# Similar Matrices

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## similar matrices

[¦sim·i·lər ′mā·tri‚sēz] (mathematics)

Two square matrices

*A*and*B*related by the transformation*B*=*SAT*, where*S*and*T*are nonsingular matrices and*T*is the inverse matrix of*S*.McGraw-Hill Dictionary of Scientific & Technical Terms, 6E, Copyright © 2003 by The McGraw-Hill Companies, Inc.

The following article is from

*The Great Soviet Encyclopedia*(1979). It might be outdated or ideologically biased.## Similar Matrices

Two square matrices *A* and *B* of order *n* are said to be similar if there exists a nonsingular, or invertible, matrix *P* of order *n* such that *B*= *P ^{-1}AP.* Similar matrices are obtained when the matrix of a linear transformation is given in different coordinate systems. The role of the matrix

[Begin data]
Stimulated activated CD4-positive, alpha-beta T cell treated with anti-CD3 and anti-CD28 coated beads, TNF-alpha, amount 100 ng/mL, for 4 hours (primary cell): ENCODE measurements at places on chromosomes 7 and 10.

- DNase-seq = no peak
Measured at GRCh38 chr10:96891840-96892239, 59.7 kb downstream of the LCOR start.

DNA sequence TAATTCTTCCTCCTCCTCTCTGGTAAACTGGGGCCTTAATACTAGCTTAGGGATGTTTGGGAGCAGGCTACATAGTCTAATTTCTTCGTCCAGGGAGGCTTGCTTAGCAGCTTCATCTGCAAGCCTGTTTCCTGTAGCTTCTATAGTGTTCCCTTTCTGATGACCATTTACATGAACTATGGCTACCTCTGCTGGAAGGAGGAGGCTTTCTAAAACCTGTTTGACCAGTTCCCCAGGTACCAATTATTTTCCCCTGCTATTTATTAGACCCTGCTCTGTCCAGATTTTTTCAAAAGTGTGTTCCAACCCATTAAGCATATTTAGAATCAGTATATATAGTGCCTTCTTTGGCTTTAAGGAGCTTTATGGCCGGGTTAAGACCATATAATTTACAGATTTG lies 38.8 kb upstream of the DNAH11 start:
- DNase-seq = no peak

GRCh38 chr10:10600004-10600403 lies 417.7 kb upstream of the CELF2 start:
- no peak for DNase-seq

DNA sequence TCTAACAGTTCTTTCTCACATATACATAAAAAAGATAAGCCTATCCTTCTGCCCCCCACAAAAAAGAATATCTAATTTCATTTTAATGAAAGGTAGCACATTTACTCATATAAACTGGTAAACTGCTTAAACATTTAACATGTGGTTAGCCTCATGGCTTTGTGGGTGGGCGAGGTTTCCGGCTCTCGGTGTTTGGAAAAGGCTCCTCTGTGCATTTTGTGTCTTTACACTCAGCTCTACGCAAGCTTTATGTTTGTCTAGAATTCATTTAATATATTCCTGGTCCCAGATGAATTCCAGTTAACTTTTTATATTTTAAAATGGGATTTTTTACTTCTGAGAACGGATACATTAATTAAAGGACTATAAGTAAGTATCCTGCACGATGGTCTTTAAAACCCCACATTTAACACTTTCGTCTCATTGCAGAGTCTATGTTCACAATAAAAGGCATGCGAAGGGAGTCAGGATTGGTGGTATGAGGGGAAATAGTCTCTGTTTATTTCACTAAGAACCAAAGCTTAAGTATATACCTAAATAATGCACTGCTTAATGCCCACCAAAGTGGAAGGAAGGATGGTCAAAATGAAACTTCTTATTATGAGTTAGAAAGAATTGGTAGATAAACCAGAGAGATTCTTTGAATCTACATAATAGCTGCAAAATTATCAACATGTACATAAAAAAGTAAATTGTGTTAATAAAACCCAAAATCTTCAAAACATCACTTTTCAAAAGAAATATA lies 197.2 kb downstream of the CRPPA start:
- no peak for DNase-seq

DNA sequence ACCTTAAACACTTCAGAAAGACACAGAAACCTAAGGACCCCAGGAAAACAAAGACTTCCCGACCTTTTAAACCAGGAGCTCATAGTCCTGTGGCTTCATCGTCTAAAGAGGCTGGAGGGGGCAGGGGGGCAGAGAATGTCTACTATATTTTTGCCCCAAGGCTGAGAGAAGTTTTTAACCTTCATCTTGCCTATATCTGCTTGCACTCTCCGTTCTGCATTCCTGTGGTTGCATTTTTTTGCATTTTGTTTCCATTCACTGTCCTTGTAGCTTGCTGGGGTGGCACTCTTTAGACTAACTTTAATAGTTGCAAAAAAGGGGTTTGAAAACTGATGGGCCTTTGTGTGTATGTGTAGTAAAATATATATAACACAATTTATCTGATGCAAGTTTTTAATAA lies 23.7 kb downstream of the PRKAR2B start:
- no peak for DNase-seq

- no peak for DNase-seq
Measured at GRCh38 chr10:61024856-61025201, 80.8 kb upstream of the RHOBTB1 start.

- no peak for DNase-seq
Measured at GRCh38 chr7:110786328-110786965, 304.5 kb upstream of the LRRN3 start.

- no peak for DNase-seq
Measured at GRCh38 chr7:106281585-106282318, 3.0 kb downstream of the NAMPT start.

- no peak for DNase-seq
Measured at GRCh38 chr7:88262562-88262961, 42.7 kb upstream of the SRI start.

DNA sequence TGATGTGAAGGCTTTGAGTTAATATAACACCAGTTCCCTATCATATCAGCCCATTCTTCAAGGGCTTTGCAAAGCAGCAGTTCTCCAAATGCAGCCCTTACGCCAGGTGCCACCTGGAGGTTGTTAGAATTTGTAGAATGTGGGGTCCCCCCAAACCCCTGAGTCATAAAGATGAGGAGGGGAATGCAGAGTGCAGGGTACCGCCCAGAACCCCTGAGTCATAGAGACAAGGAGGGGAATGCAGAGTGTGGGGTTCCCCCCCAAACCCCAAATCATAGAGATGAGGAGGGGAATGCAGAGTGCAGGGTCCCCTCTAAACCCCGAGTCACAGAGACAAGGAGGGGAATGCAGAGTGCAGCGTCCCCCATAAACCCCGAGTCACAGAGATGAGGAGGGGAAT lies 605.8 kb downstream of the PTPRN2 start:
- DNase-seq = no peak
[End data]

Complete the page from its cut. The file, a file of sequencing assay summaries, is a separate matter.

*P*in this case is played by the matrix of the transformation of coordinates. For a given matrix

*A*it is often important to select a second matrix

*B*that is similar to

*A*and has as simple a form as possible—for example, the Jordan matrix. Similar matrices are of identical rank. The characteristic polynomials ǀ

*λE*–

*A*ǀ and ǀλ

*E*–

*B*ǀ and, consequently, the determinants ǀ

*A*and ǀ

*B*ǀ and the eigenvalues of the similar matrices

*A*and

*B*coincide.

The Great Soviet Encyclopedia, 3rd Edition (1970-1979). © 2010 The Gale Group, Inc. All rights reserved.